Remembering

Unknown Grave of Second World War Trooper identified

Last week the Department of National Defence and the Canadian Armed Forces (CAF) identified the grave of a Canadian soldier of the Second World War as that of Trooper Henry George Johnston.

“In a conflict as vast as the Second World War, it can be difficult to remember that behind every casualty was a human being with a life they left behind to serve. Events like this remind us of that. Trooper Johnston paid the ultimate sacrifice, and will finally receive the recognition he deserves. We remember him today,” expressed Lawrence MacAulay, minister of veterans affairs and associate minister of national defence.

Johnston was buried as an unknown soldier in 1945 in the Commonwealth War Graves Commission’s Mook War Cemetery in the Netherlands.

Johnston was born on May 2, 1915, in Chauvin, Alberta. He enlisted at No. 13 District Depot as General Reinforcement in October 1943 in Calgary.

After his training in Ontario, he made his way to the United Kingdom on June 25, 1944, arriving on July 3, 1944. He was taken on strength by the 1 Armoured Personnel Carrier Regiment, Canadian Armoured Corps, Canadian Active Service Force, on November 12, 1944.

Lieutenant-General Wayne Eyre, Commander Canadian Army, stated that Canadian troops proudly fought alongside our Allies during the Second World War, providing key ground support to the British-led operation that pushed back enemy troops on the Roer Front along the Dutch-German border.

Mook War Cemetery, Netherlands. Image courtesy of Commonwealth War Graves Commission. www.cwgc.org.

“Trooper Henry George Johnston is part of a proud legacy of Canadians who fought valiantly during the fierce battles, demonstrating great courage and character in the face of tremendous adversity. Trooper Johnston will be honoured for his service and his sacrifice will forever remain in our memory,” he expressed.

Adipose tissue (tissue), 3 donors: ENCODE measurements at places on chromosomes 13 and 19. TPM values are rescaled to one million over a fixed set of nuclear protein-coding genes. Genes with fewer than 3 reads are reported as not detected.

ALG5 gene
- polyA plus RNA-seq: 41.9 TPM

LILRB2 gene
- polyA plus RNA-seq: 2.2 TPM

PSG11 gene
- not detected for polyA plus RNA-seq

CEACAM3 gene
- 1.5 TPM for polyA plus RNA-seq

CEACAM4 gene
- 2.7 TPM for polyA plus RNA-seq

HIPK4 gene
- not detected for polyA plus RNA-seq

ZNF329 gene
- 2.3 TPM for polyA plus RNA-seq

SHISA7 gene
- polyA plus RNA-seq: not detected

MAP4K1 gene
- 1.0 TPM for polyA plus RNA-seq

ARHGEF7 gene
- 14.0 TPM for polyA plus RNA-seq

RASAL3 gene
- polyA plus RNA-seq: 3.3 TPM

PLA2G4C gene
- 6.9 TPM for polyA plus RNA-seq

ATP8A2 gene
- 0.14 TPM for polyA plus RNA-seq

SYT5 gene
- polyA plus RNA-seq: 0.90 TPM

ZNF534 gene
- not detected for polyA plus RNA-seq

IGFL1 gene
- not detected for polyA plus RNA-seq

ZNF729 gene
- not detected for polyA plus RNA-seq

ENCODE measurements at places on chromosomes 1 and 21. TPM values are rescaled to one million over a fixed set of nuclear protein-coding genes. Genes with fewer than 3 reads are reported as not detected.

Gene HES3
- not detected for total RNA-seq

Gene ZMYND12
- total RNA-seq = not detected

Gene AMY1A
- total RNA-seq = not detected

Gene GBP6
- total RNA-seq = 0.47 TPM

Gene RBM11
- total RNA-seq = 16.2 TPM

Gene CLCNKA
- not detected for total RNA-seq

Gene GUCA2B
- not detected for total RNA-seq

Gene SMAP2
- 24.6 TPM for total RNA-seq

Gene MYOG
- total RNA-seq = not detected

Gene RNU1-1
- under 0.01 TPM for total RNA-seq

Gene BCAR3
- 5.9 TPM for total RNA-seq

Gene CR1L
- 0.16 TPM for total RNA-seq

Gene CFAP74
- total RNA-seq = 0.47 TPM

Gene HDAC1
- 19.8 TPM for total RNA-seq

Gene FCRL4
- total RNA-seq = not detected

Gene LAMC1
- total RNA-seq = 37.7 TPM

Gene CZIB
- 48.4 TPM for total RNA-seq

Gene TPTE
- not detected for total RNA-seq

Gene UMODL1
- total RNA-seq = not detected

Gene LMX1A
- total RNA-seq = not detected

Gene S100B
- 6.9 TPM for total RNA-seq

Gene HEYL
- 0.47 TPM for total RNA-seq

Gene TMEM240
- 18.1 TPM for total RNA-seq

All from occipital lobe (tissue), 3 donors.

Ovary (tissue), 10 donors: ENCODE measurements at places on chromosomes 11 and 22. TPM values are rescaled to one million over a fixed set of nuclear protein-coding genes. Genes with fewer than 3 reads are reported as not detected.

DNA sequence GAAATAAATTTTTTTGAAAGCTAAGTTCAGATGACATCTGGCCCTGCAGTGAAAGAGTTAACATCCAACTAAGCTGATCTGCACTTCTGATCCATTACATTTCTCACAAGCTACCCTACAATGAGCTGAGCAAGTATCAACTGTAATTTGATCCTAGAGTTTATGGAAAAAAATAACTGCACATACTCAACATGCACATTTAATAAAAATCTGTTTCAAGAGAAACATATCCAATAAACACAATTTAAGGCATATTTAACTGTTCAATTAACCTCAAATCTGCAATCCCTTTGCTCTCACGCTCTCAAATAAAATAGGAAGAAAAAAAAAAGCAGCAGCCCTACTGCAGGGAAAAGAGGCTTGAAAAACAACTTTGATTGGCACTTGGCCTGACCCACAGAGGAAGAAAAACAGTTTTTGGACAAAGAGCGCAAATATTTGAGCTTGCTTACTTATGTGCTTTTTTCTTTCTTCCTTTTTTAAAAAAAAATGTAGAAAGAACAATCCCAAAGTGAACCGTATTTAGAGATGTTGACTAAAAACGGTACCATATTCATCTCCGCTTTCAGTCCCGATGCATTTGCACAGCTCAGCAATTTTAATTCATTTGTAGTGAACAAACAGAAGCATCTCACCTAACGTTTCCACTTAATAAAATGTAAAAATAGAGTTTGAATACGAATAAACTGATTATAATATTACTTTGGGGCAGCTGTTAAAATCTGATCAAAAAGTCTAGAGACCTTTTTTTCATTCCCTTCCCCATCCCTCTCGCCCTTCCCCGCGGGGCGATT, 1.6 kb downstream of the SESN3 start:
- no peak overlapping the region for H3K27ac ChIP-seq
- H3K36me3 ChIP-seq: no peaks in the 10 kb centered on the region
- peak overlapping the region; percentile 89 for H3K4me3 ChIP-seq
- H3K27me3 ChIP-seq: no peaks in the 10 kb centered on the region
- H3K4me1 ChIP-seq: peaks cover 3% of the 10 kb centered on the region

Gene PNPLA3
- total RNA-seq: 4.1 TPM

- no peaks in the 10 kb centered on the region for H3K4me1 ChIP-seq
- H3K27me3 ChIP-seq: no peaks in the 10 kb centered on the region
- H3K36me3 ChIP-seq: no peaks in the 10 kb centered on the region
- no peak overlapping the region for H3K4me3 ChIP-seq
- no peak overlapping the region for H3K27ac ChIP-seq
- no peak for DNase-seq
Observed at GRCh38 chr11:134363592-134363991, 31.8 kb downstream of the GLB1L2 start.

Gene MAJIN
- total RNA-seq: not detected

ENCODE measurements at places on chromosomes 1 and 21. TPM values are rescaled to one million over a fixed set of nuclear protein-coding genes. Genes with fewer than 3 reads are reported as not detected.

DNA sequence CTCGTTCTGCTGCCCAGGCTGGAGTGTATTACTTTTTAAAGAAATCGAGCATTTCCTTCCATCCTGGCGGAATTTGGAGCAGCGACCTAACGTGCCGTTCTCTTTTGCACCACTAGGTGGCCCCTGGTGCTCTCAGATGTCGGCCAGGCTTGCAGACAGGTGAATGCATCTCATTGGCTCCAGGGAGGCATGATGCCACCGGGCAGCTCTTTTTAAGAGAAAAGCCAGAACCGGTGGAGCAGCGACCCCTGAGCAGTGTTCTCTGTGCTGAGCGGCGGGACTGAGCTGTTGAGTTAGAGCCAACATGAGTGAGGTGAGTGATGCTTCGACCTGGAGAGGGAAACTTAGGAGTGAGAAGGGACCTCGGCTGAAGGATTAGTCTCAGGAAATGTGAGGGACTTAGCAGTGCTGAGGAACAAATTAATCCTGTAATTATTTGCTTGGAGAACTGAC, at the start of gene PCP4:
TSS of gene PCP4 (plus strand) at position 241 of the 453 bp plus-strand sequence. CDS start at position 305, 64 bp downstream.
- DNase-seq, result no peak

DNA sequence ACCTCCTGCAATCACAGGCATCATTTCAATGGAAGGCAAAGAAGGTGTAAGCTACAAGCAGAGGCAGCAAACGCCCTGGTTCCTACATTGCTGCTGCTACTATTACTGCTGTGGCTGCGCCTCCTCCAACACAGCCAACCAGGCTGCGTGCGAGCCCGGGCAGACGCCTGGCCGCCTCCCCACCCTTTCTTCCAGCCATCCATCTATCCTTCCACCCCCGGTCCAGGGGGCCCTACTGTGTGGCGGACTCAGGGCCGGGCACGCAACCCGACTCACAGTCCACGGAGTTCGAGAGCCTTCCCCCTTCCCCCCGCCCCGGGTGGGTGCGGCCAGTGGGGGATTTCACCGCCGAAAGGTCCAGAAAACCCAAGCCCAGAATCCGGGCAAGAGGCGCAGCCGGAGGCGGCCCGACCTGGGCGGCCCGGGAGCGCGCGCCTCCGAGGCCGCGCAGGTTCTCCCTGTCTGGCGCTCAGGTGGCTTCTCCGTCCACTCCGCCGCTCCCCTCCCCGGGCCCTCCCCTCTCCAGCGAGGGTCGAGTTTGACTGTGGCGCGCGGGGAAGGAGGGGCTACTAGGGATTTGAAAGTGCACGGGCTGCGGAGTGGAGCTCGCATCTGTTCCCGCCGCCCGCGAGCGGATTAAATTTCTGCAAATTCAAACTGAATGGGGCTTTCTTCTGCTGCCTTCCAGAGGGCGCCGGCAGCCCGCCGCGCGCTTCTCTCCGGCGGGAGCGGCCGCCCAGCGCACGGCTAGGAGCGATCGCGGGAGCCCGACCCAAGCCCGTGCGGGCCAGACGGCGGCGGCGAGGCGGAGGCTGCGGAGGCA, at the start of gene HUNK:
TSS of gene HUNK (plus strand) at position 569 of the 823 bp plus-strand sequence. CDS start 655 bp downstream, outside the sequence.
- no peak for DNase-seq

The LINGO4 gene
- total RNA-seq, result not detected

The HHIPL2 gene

Johnston was declared killed in action on January 17, 1945, during an attack in which his Regiment was carrying members of the Devonshire Regiment, a regiment of the British Army, as part of Operation BLACKCOCK.

Harjit S. Sajjan, minister of national defence, made a statement in honour of Johnston, “Trooper Johnston dedicated his life in defence of peace and freedom during the Second World War. We honour him for his courage and selflessness. The service of this brave member will not be forgotten, as it continues to impact the way Canadians live today. As we approach Remembrance Day, all Canadians should appreciate that the Canadian Armed Forces’ Casualty Identification Program continues to identify the names and tell the stories of those who made the ultimate sacrifice for us. We will remember them. Lest we forget.”

The CAF has notified surviving next of kin of Johnston’s identification and has provided the family with ongoing support. A headstone rededication ceremony will take place at the Commonwealth War Graves Commission’s Mook War Cemetery in Limburg, Netherlands, at the earliest opportunity.

The Commonwealth War Graves Commission commemorates the 1.7 million Commonwealth servicemen and women who died during the two world wars. Using an extensive archive, the Commission works with its partners to recover, investigate, and identify those with no known grave to give them the dignity of burial and the commemoration they deserve.

The CAFs Casualty Identification Program, within the Directorate of History and Heritage, identifies unknown Canadian service members when their remains are recovered, and there is sufficient evidence to identify them by name.

The program also provides an opportunity for the family, the fallen soldier’s unit, and all Canadians to reflect upon the men and women’s experiences who made the ultimate sacrifice for their country. Along with this, it identifies service members previously buried as unknown soldiers when there is sufficient historical and archival evidence to confirm the identification. When that is the case, the previously unknown soldier receives a new headstone with their name, unit affiliation, and a personal family inscription, if that is requested.

The Casualty Identification Review Board is composed of members of the Directorate of History and Heritage, the Commonwealth War Graves Commission, the Canadian Forces Forensic Odontology Response Team, and the Canadian Museum of History.

The Commonwealth War Graves Commission commemorates the 1.7 million Commonwealth servicemen and women who died during the two world wars. Using an extensive archive, the Commission works with its partners to recover, investigate, and identify those with no known grave to give them the dignity of burial and the commemoration they deserve.

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Julia Lennips

Julia is a journalist who is an avid reader and an artist. She is living in North Bay, ON pursing her passion for reporting.

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